Facebook and Twitter each said on Tuesday they had disabled a sprawling disinformation campaign that appeared to originate in Iran, including two accounts on Twitter that mimicked Republican congressional candidates and may have sought to push pro-Iranian political messages.
Some of the disabled accounts appeared to target their propaganda at specific journalists, policymakers, dissidents and other influential U.S. figures online. Those tactics left experts fearful that it could mark a new escalation in social-media warfare, with malicious actors stealing real-world identities to spread disinformation beyond the web.
Twitter said it had removed about 2,800 accounts originating in Iran at the beginning of May, but it did not tie the accounts to the country’s government. Its disclosure came at the same time as a report from the cybersecurity firm FireEye that identified a “network of English-language social media accounts” on the site that often posted on “anti-Saudi, anti-Israeli and pro-Palestinian themes.”
FireEye did not directly attribute the activity to either Iranian state leaders or malicious actors operating within the country. But it noted that some of the tweets supported the Iranian nuclear deal, which President Trump withdrew from a year ago, while opposing some of the White House’s policies in the Middle East.
Two of those accounts also impersonated Republicans who ran for Congress — Marla Livengood, who lost her bid to represent California’s 9th Congressional District, and Jineea Butler, who was defeated in her attempt to win a seat representing New York’s 9th Congressional District. The accounts used photos of the candidates and even mimicked some of the Republicans’ authentic tweets. The fake accounts commented on mainstream political subjects, such as the confirmation of Brett Kavanaugh to the Supreme Court, but sometimes pivoted to issues that pertained to Iranian interests.
Twitter confirmed that the spoofed accounts, along with others identified by FireEye, had been suspended.
Scott Winn, a Livengood campaign consultant, said neither Twtitter nor FireEye had told Livengood about the discovery. He wondered why anyone would use Livegood’s account to tweet anti-Israel content, suggesting such stands would be detrimental to anyone running in the 9th or the neighboring 10th, where Livengood plans to run in 2020.
Butler could not be reached for comment.
Facebook, meanwhile, announced Tuesday that it had removed 51 accounts, along with 36 pages, seven groups and three accounts on Instagram, that violated its prohibition against “coordinated inauthentic behavior.” Much like Twitter, Facebook said the activity “originated in Iran,” but did not go further in attributing it. Facebook said the accounts purported to be based in the United States and Europe and sought to impersonate journalists or others in trying to contact users on the site.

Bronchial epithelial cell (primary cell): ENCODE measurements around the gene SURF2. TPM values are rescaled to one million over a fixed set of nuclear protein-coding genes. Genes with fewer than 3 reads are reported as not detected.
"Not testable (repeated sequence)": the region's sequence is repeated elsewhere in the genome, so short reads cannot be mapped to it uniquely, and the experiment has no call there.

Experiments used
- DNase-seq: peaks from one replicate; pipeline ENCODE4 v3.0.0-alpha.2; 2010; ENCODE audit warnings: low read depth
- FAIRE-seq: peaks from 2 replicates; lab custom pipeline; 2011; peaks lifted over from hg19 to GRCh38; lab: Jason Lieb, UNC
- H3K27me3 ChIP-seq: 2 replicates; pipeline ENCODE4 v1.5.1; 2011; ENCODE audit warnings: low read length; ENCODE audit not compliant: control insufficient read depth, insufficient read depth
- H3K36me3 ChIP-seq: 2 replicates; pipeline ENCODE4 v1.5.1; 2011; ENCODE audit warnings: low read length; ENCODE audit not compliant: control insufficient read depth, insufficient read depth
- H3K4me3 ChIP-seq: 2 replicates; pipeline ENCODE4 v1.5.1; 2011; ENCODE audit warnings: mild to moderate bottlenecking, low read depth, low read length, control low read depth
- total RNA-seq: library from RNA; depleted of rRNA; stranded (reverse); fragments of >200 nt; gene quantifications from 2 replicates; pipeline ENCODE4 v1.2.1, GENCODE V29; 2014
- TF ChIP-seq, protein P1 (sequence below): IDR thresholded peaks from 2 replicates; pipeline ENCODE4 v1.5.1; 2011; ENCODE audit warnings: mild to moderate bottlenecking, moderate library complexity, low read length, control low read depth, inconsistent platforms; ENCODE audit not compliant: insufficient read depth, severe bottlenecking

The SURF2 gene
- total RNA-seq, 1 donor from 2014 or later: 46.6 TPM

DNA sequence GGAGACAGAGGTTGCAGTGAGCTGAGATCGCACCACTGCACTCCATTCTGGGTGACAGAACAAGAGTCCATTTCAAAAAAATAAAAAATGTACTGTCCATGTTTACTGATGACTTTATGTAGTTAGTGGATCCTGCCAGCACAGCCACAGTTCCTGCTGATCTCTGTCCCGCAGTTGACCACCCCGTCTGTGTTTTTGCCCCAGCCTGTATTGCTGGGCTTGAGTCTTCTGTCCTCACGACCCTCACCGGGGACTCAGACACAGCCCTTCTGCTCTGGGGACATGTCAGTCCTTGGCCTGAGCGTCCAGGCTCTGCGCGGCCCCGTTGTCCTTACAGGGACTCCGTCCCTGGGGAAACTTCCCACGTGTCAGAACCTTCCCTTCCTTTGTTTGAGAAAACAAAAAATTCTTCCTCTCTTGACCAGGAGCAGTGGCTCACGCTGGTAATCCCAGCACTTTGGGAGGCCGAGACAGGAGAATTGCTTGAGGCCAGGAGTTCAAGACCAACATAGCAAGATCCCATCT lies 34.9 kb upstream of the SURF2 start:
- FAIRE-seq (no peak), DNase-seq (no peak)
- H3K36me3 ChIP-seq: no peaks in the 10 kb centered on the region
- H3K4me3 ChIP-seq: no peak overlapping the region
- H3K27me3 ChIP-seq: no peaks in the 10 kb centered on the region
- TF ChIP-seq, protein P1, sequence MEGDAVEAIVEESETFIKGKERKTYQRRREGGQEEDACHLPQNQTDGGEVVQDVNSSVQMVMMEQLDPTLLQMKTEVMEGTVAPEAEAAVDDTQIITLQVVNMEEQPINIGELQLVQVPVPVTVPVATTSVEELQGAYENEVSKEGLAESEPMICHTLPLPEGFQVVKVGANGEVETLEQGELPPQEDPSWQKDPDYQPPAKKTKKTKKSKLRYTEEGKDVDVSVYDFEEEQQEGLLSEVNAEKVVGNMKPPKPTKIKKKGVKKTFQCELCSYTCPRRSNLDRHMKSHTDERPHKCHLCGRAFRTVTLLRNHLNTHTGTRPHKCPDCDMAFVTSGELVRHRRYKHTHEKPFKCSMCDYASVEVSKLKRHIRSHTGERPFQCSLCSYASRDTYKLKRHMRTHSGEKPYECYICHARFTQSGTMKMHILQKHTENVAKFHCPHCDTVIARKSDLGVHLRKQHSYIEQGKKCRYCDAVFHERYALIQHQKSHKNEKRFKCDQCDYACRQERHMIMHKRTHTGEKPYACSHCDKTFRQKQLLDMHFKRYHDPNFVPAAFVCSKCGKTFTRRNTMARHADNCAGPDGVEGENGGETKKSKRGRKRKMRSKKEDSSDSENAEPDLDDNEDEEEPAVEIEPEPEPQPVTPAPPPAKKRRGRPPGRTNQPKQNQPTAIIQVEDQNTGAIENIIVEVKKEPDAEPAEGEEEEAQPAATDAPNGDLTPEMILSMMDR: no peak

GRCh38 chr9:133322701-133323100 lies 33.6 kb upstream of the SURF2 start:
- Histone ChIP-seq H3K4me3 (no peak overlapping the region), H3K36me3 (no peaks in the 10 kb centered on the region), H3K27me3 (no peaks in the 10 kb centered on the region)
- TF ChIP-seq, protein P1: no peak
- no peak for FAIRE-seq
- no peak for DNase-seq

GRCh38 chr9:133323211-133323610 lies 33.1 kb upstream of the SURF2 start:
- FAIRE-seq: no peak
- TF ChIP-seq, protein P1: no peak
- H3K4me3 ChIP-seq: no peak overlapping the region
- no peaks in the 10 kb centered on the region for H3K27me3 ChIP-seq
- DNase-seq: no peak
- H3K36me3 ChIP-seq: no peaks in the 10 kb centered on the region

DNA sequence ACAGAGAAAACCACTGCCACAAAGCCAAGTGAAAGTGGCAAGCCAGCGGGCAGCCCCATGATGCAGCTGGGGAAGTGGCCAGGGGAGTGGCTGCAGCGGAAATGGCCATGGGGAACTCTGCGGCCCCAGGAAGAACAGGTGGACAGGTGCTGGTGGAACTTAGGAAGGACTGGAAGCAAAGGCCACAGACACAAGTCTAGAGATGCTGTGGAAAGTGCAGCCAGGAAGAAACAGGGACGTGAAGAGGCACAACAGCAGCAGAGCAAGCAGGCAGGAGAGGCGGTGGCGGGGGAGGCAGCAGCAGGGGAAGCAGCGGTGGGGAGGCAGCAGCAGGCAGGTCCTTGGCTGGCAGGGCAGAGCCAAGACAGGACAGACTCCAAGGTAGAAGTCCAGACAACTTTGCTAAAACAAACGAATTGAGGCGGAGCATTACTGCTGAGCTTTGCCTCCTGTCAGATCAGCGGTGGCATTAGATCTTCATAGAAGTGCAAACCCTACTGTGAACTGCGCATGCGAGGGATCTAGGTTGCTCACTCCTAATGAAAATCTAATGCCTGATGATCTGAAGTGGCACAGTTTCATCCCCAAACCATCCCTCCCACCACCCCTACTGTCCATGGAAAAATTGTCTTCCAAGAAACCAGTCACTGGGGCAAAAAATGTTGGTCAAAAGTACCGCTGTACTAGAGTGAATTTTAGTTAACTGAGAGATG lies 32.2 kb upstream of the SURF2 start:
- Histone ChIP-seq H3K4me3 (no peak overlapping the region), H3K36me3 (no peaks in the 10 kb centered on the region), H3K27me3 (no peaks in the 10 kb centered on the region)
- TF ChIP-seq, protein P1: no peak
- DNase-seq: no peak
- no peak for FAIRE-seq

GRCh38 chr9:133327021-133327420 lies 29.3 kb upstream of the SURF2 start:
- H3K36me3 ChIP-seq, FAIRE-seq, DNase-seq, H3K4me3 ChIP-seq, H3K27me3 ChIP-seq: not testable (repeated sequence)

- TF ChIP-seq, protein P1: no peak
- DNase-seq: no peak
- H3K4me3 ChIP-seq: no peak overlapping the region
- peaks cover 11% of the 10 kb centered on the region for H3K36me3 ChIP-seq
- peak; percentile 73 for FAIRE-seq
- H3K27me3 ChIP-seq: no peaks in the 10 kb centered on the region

The new disclosures offer the latest illustration about the disinformation threat emanating from Iran. In 2018, FireEye identified a campaign which it tied more closely tied to the Iranian government that sought to amplify the reach of its state-run media outlets. Another report from Citizen Lab released this year uncovered a pro-Iranian propaganda operation that sought to mimic real news websites — all in a bid to attack Iran’s foes.
This time, Lee Foster, a senior manager for information operations analysis at FireEye, said the activity on Twitter in particular “demonstrates the use of additional tactics and techniques in the information space.” The theft of real-world identities — along with attempts to reach specific, highly influential individuals online — represented a more sophisticated operation than the campaign FireEye identified last year, Foster said.
FireEye also said it had identified a number of instances in which fake accounts on Twitter may have been linked to letters to the editor that ran in major newspapers around the world. One disabled account on Twitter, for example, shared a similar name and photo with a now-defunct blog on the website of the Times of Israel. In other cases, FireEye pointed to examples of identically worded letters that appeared in two different newspapers in Texas under two different names — both of which are akin to accounts that Twitter removed.
The Post could not independently verify if the letters are inauthentic. FireEye later clarified that it does not "know the letter writers are fake" but is "making an assessment that the personas are potentially inauthentic." Editorial managers at each of the newspapers did not immediately respond to requests for comment.
For its part, Twitter sharply criticized FireEye on Tuesday, charging the firm “had issued a report and chosen not to share information or insights with Twitter prior to its publication, which is outside standard responsible industry norms.” The company said it is still investigating the disinformation campaign.
Ellen Nakashima contributed.